LaBruzzo's earmark for his pastor's nonprofit was perfectly legal — even justifiable in light of the metro area's post-Katrina needs. The church-based nonprofit proposed to open a residential treatment center at what used to be the Ave Maria Retreat House in Crown Point. The Millés bought the retreat center from the Archdiocese of New Orleans after Katrina for $850.000 — and then sold it three months later to their church for $1.2 million .
- White Dove Fellowship church in Harvey.
Several things happened after LaBruzzo's earmark that put the nonprofit in the spotlight. First, Gov. Bobby Jindal line-item vetoed the appropriation. The Jindal administration then gave the nonprofit a direct grant of $200,000 from the Office of Addictive Disorders in the state Department of Health and Hospitals (DHH). Neighbors in Crown Point objected to a drug rehab facility in their community, and the group received no permits from Jefferson Parish. Several neighbors told Gambit, however, that the treatment center operated for about a year, then closed. They say it remains closed today.
A 2009 funding request from the nonprofit shows that it initially sought $250,000 from the state, with the money to be spent on salaries ($118,000), unspecified "operating services" ($54,000) and "other charges" ($78,000).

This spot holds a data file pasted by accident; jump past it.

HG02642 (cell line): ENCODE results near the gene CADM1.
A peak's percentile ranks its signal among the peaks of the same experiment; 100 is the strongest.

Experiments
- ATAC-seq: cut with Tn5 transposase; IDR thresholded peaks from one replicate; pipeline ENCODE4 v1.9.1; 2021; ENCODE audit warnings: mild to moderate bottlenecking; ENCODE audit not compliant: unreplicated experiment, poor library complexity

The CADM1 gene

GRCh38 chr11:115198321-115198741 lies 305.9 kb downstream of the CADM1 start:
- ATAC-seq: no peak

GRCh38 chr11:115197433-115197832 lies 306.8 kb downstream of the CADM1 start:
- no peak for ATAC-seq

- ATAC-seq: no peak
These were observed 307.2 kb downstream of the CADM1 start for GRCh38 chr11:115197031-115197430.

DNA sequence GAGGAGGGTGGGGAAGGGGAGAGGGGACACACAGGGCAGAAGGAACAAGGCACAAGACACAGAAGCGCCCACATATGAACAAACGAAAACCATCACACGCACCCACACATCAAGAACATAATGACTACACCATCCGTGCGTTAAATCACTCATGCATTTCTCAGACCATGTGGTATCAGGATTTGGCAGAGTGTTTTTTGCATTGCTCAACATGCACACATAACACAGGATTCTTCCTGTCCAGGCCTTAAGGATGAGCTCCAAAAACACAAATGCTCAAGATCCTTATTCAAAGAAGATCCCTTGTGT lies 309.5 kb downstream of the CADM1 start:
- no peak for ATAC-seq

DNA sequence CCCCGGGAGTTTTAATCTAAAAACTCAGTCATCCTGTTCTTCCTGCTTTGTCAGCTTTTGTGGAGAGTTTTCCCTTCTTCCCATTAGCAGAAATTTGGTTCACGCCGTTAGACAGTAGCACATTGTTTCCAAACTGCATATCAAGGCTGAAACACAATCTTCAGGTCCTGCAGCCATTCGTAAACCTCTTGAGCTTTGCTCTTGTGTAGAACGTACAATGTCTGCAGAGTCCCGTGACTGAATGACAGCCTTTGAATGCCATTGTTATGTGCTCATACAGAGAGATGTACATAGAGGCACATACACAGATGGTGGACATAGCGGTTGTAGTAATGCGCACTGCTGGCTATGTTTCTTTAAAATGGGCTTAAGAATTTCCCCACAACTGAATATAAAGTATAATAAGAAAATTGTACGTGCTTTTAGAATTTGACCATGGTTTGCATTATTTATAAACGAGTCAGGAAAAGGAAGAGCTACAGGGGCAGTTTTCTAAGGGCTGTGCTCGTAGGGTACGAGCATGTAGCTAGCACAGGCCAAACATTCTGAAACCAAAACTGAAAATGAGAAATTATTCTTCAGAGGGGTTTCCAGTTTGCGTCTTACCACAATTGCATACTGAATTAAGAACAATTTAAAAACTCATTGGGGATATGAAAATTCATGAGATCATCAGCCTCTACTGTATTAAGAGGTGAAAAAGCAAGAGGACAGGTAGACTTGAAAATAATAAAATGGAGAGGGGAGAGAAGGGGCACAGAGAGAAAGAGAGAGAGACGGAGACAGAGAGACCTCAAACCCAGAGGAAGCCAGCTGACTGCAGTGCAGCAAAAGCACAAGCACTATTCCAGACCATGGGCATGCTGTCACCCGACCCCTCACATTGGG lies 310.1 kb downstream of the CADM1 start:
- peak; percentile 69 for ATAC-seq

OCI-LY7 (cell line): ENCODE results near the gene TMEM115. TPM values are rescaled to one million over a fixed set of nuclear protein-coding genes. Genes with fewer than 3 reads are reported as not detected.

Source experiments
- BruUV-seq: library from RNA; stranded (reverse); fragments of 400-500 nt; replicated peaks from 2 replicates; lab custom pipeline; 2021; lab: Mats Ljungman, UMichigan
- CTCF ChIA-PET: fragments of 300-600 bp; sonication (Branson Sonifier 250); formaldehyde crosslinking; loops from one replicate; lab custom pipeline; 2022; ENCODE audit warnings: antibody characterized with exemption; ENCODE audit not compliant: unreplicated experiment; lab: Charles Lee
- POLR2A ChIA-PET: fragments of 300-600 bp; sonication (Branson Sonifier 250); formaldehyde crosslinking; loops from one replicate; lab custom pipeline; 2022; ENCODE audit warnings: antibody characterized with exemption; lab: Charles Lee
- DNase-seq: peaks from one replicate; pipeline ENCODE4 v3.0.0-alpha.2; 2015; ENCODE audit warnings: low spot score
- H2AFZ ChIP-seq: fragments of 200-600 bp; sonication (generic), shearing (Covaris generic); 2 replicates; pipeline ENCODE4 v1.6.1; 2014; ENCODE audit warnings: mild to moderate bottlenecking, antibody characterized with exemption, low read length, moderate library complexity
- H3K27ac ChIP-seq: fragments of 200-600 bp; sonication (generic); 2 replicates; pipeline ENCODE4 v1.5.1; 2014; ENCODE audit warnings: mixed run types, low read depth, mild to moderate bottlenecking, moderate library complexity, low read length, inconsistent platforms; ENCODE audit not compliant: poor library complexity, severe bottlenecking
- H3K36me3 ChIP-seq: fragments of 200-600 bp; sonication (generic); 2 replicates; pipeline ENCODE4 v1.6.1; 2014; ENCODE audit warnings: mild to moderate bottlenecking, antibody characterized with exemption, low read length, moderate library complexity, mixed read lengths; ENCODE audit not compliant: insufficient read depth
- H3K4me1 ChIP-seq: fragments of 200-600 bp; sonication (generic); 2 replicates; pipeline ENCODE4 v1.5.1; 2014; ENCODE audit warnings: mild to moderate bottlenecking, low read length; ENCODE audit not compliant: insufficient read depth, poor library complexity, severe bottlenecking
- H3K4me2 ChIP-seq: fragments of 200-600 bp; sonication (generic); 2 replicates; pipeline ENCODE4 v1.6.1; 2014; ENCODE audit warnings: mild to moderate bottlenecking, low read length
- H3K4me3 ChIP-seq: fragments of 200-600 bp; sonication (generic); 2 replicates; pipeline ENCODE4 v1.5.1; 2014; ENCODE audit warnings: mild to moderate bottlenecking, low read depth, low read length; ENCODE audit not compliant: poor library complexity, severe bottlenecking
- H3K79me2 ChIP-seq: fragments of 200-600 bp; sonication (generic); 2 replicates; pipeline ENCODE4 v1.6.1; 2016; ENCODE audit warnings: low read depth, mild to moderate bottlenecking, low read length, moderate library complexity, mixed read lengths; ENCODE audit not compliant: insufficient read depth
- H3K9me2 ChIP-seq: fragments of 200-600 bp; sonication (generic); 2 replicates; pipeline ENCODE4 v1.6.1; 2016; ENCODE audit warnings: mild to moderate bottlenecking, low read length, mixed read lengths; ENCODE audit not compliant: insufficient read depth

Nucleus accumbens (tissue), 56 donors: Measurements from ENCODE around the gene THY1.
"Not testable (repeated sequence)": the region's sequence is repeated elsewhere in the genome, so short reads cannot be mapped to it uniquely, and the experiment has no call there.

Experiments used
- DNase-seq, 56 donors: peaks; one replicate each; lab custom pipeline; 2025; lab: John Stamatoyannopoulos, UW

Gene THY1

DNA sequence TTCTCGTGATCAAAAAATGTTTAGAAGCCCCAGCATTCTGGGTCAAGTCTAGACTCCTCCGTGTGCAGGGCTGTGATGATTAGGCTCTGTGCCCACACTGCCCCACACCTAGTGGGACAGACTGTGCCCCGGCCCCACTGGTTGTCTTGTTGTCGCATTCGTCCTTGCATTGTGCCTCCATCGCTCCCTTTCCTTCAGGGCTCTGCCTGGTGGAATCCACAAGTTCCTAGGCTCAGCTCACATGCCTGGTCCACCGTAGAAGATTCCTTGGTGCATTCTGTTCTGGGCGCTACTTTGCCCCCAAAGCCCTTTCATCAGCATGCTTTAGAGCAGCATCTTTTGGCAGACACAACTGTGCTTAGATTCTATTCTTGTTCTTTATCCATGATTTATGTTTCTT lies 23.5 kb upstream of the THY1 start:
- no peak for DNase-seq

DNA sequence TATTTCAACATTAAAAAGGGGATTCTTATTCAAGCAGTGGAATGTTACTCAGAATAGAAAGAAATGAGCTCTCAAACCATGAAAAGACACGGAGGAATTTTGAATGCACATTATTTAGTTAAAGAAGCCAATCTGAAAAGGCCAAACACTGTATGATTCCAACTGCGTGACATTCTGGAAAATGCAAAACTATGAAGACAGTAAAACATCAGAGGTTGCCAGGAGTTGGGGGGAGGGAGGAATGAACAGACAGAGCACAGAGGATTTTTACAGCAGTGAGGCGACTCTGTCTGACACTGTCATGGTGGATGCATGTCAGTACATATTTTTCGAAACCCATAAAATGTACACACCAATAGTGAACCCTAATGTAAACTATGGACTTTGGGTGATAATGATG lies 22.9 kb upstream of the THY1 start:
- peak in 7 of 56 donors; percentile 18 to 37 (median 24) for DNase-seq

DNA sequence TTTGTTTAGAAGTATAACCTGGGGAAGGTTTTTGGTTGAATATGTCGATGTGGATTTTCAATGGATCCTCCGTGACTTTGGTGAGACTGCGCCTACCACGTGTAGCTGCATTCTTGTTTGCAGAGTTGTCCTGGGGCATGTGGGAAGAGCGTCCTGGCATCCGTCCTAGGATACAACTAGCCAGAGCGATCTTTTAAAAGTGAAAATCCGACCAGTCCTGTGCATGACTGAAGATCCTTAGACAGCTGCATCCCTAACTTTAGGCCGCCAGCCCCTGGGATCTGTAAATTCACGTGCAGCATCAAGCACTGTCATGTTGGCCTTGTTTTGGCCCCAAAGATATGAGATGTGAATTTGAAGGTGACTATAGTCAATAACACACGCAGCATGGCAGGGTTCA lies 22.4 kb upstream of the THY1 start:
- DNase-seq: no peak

The legislative auditor and DHH now want to know what happened to the $200,000 that the nonprofit received. Purpera says the group has hired a local CPA, John Nagin, to review its books and submit the review.
"We are waiting on it," Purpera said of the review, which was due June 30. Purpera added that a CPA "review" is not as thorough as a full-blown audit and should not take long to complete. "A review gives us some comfort that the money was spent correctly, but it's a lot less comfort than an audit," he said.
Purpera added that Civic Outreach Center Inc. remains on the auditor's "non-compliant" list, meaning it has failed to meet reporting requirements — and is ineligible to receive additional state funds.
In a statement emailed to Gambit, LaBruzzo praised the nonprofit as "modeled after and associated with Teen Challenge. The Teen Challenge program has for 50 years proven to be an extremely successful program that has had a record of over 86 percent success after five years, compared with just over 50 percent success of [government-run programs] at over twice the cost." LaBruzzo's statement added that "anyone receiving tax dollars to perform a service for the state ... must be held accountable for those dollars."
The lawmaker noted that he "didn't do anything special" to help Millé's nonprofit obtain the grant from the Office of Addictive Disorders. As for the group failing to report where the money went, he said, "I don't know why they haven't done it, but I support everyone being in compliance."